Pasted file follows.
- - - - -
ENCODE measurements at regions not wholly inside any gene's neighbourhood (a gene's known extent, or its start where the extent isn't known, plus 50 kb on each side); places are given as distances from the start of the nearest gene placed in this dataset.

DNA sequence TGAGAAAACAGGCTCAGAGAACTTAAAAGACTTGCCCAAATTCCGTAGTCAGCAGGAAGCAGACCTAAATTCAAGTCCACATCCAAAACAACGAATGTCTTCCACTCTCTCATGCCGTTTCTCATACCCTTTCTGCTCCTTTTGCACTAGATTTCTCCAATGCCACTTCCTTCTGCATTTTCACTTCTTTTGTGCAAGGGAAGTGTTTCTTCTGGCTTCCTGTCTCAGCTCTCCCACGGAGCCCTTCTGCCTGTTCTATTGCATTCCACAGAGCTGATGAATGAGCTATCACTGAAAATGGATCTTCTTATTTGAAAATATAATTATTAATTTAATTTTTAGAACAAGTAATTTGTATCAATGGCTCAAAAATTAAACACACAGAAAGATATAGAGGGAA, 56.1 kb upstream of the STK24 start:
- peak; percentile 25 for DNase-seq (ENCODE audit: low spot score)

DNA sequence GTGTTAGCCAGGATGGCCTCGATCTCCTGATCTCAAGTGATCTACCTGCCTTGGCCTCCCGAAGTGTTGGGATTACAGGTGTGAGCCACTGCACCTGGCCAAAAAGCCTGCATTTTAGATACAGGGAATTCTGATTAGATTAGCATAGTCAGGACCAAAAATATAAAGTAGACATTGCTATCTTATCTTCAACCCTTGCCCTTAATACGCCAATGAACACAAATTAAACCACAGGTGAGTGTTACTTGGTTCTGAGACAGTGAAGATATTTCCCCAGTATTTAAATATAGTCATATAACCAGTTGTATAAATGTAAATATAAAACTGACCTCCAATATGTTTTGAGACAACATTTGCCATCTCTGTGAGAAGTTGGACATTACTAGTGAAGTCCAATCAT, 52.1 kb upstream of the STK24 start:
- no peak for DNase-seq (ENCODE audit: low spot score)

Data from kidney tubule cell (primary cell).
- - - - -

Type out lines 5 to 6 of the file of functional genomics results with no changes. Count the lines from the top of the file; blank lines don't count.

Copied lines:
- no peak for DNase-seq (ENCODE audit: low spot score)

Data from kidney tubule cell (primary cell).